Linked by Thom Holwerda on Fri 17th Jun 2011 18:49 UTC
Privacy, Security, Encryption Oh boy, what do we make of this? We haven't paid that much attention to the whole thing as of yet, but with a recent public statement on why they do what they do, I think it's about time to address this thing. Yes, Lulz Security, the hacking group (or whatever they are) that's been causing quite a bit of amok on the web lately.
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My suspicion
by Dasher42 on Sat 18th Jun 2011 07:54 UTC
Dasher42
Member since:
2007-04-05

My suspicion is that these guys are the false flag operation to justify the crackdown aimed at Anonymous and Wikileaks. Seriously, I don't know how anyone would truly think it in their interest to act like LulzSec.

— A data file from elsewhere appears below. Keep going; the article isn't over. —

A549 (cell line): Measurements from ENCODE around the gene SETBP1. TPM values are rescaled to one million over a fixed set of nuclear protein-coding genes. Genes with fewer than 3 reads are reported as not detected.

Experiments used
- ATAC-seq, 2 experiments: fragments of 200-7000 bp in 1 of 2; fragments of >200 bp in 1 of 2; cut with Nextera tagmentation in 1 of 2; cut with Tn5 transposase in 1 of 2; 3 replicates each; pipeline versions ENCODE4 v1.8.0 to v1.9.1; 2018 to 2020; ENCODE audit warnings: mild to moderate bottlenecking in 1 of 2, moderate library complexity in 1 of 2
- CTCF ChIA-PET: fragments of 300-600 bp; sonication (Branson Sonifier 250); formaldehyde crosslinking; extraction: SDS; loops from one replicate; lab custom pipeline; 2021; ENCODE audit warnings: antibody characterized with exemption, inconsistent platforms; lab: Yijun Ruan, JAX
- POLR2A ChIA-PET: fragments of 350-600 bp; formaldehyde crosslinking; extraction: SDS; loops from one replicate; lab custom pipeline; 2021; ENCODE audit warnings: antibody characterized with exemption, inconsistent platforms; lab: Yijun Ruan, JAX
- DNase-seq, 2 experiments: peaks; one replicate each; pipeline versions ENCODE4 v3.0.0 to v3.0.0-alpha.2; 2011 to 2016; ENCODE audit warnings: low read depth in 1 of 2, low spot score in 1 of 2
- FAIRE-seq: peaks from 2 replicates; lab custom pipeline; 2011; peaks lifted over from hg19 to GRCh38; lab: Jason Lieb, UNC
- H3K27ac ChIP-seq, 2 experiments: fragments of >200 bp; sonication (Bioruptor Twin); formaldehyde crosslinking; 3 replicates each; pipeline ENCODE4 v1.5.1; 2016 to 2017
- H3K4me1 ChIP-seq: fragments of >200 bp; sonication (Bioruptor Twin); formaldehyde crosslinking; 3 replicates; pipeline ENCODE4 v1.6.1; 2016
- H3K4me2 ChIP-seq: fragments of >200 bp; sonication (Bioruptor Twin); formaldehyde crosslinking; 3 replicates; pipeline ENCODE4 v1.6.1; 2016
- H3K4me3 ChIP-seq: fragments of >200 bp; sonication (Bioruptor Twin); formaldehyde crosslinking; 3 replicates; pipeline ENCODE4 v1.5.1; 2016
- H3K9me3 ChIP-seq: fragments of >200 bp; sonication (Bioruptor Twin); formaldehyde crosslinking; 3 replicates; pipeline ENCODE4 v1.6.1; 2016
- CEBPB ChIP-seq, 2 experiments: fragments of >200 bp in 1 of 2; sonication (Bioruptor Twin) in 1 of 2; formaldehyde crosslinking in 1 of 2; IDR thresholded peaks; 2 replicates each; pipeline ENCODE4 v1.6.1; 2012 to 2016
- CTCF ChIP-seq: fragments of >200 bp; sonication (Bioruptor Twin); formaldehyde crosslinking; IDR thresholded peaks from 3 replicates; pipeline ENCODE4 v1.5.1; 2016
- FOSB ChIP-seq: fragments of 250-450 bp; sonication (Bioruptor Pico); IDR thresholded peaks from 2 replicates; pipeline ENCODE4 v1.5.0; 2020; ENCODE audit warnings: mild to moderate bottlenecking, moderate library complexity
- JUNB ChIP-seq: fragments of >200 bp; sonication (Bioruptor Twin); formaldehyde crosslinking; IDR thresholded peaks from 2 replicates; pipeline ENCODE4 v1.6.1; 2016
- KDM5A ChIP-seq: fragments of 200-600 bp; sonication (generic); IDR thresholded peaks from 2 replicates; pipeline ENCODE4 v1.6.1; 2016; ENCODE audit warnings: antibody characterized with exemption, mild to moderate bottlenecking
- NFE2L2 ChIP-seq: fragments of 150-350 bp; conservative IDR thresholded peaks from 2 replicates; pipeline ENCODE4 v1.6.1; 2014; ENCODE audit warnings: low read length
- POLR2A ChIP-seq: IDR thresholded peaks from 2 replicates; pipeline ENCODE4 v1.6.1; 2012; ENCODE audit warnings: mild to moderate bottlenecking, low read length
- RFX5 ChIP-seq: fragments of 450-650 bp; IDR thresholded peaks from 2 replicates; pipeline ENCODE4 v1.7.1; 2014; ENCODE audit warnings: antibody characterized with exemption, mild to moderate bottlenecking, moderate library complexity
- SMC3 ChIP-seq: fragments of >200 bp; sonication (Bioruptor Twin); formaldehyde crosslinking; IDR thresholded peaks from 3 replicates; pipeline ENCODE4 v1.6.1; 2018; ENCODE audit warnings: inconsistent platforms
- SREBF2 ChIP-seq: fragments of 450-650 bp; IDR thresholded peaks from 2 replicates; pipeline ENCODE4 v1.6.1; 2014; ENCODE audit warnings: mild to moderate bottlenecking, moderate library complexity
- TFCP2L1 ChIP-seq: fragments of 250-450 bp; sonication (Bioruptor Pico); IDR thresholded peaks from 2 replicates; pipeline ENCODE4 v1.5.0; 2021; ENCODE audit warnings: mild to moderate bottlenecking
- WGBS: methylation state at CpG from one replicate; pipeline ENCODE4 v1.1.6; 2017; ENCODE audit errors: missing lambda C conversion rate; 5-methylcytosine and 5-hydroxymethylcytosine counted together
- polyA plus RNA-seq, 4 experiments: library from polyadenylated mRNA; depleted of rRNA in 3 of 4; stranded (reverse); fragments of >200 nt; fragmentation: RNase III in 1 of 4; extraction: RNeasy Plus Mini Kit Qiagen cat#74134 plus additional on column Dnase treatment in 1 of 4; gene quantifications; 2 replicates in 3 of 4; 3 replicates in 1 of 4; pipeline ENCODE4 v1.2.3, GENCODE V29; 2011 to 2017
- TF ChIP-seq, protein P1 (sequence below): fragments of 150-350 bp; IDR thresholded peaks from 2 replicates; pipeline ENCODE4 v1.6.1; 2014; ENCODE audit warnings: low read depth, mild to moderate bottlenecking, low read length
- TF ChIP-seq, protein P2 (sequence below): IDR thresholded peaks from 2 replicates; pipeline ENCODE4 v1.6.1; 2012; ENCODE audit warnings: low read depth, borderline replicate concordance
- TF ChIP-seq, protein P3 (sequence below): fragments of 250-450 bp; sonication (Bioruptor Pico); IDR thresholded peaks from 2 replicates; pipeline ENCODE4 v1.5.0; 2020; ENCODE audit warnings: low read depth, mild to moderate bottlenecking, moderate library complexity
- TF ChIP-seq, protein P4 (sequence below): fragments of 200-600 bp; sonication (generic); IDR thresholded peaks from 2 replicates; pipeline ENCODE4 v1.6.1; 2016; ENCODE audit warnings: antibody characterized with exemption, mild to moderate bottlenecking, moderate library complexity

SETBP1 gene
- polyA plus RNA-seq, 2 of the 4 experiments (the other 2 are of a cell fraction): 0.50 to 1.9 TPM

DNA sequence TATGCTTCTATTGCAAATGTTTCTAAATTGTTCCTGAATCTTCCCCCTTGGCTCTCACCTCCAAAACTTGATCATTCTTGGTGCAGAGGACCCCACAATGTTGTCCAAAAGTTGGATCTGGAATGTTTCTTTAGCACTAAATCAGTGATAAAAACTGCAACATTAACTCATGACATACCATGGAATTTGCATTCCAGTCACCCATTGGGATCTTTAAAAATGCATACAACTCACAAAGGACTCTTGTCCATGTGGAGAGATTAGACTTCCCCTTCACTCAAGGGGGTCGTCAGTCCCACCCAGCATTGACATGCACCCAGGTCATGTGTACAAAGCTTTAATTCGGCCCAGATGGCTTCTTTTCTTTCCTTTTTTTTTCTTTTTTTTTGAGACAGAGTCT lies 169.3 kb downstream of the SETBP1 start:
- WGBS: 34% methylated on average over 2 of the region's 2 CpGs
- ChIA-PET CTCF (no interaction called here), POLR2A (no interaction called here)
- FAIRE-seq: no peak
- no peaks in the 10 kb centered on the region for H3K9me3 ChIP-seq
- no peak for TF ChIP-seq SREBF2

Edited 2011-06-18 07:55 UTC

Reply Score: 4

RE: My suspicion
by sorpigal on Mon 20th Jun 2011 16:16 in reply to "My suspicion"
sorpigal Member since:
2005-11-02

My suspicion is that these guys are the false flag operation to justify the crackdown aimed at Anonymous and Wikileaks. Seriously, I don't know how anyone would truly think it in their interest to act like LulzSec.

I doubt this is the case. From the language, targets and attitude I expect these folks are genuine.

This sort of thing proves more and more that we need something like openid. Most people can't manage so many different passwords for so many different sites across so many different clients, so they turn to re-use of names and passwords. Telling people to not do that, to use separate passwords, is technically correct but infeasible (it doesn't scale). The sad thing is that a viable solution exists but adoption from sites is too low, I think because demand is low. If somehow people could be taught the idea that painful experiences like this could be avoided by demanding openid login then we'd all be in better shape.

Reply Parent Score: 2